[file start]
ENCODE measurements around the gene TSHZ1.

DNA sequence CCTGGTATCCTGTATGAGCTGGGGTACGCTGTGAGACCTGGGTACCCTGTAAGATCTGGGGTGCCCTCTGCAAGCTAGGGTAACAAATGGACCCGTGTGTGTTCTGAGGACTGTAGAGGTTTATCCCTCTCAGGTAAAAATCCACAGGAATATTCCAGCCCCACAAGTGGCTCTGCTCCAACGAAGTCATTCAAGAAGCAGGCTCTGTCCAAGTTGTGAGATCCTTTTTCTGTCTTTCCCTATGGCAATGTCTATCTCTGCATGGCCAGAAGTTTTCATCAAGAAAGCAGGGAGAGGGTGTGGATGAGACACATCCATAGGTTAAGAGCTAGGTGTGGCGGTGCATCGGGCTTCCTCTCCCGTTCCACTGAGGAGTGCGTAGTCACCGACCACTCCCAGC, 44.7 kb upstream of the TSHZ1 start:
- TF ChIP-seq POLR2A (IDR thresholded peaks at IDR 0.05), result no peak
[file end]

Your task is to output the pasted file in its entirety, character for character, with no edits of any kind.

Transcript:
ENCODE measurements around the gene TSHZ1.

DNA sequence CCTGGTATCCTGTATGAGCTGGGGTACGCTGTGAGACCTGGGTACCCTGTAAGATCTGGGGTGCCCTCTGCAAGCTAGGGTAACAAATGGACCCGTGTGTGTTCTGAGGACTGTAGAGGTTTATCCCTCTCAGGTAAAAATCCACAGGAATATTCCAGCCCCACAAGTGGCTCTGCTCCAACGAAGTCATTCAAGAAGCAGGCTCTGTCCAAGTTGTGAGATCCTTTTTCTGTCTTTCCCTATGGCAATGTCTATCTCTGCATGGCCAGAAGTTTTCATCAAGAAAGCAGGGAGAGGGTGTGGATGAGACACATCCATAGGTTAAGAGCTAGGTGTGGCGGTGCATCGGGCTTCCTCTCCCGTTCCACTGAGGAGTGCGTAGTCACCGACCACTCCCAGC, 44.7 kb upstream of the TSHZ1 start:
- TF ChIP-seq POLR2A (IDR thresholded peaks at IDR 0.05), result no peak